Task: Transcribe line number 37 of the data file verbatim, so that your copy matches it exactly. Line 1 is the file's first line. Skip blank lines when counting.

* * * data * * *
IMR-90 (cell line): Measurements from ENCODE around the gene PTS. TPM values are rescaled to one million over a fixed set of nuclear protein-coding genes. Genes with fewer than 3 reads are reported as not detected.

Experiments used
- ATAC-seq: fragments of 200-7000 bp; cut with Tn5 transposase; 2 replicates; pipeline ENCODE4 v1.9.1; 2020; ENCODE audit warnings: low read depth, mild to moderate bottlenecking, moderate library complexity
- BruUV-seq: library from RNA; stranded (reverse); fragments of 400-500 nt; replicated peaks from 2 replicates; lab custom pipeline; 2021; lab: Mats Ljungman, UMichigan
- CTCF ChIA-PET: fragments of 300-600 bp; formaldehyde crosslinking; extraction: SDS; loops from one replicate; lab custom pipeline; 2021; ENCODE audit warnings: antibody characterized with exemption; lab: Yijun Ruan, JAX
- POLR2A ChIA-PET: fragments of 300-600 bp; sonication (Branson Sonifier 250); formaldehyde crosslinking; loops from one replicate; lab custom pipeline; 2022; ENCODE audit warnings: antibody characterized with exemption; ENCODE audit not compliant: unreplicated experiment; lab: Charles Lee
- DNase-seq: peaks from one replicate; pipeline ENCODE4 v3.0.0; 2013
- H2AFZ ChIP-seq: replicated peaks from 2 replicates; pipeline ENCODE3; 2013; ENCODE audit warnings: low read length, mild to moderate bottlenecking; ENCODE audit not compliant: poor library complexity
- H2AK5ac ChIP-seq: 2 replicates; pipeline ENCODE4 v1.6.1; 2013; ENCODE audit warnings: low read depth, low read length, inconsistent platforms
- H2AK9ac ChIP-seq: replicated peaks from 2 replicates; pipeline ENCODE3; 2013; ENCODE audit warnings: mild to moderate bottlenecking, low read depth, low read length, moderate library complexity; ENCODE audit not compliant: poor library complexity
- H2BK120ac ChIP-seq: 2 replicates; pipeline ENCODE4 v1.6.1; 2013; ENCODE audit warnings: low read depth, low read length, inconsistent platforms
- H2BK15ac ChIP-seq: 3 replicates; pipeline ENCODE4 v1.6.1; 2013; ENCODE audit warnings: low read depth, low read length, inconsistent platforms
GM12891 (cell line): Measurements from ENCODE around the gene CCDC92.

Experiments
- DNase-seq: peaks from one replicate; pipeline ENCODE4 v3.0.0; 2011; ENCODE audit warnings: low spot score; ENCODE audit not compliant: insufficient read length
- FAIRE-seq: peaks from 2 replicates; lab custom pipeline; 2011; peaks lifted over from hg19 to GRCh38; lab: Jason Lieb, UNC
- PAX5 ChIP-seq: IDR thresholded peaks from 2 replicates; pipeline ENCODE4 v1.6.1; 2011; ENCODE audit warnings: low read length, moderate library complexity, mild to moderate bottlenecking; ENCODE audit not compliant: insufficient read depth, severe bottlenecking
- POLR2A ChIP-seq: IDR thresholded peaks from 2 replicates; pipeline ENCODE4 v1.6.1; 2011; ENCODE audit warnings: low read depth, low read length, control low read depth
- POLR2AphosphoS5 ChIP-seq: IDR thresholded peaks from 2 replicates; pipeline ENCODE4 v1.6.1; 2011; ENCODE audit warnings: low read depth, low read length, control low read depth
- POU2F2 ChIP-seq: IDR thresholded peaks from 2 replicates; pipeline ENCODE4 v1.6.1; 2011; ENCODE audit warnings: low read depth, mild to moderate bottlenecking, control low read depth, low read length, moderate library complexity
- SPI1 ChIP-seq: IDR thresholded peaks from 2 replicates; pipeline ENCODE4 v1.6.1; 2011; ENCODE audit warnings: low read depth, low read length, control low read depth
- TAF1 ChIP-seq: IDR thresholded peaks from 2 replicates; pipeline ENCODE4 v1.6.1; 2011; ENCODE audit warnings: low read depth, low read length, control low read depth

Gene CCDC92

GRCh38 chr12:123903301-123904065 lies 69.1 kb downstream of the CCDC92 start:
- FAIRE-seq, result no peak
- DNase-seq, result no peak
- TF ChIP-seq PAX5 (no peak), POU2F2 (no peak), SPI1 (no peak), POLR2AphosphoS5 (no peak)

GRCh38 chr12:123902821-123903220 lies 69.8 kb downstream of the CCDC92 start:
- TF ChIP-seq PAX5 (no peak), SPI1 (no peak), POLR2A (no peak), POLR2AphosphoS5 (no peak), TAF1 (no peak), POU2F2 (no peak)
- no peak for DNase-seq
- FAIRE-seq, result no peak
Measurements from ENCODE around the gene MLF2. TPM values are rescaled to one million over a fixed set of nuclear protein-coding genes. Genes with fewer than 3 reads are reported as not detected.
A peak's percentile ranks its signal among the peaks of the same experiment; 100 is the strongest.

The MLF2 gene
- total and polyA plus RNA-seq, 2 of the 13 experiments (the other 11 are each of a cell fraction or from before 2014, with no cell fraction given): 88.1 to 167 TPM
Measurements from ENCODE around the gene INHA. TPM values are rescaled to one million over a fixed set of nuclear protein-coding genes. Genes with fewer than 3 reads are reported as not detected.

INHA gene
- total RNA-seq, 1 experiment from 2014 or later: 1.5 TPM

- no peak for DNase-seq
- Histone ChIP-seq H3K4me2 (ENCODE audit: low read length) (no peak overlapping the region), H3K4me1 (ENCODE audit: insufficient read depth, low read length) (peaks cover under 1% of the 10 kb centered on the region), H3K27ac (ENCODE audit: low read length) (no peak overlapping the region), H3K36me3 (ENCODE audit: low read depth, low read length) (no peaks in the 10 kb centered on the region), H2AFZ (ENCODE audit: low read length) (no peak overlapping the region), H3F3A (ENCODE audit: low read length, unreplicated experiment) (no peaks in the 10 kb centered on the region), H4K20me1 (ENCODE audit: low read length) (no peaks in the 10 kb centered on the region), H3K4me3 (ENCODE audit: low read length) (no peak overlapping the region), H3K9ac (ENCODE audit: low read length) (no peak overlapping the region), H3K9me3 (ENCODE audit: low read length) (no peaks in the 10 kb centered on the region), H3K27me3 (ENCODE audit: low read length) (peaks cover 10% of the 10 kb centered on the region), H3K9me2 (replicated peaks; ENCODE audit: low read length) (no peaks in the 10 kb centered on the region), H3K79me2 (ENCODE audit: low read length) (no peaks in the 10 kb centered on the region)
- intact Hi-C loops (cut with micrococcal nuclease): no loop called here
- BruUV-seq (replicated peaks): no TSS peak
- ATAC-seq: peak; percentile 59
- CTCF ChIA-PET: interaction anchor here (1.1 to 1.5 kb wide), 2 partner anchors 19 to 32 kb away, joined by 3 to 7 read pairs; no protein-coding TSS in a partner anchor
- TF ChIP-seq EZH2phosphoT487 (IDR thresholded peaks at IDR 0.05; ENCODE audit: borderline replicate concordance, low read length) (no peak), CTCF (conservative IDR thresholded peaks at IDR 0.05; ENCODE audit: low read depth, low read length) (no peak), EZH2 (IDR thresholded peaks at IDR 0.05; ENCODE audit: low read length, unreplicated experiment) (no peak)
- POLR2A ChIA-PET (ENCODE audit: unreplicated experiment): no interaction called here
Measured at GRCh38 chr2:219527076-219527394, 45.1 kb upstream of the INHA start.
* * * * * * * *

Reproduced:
INHA gene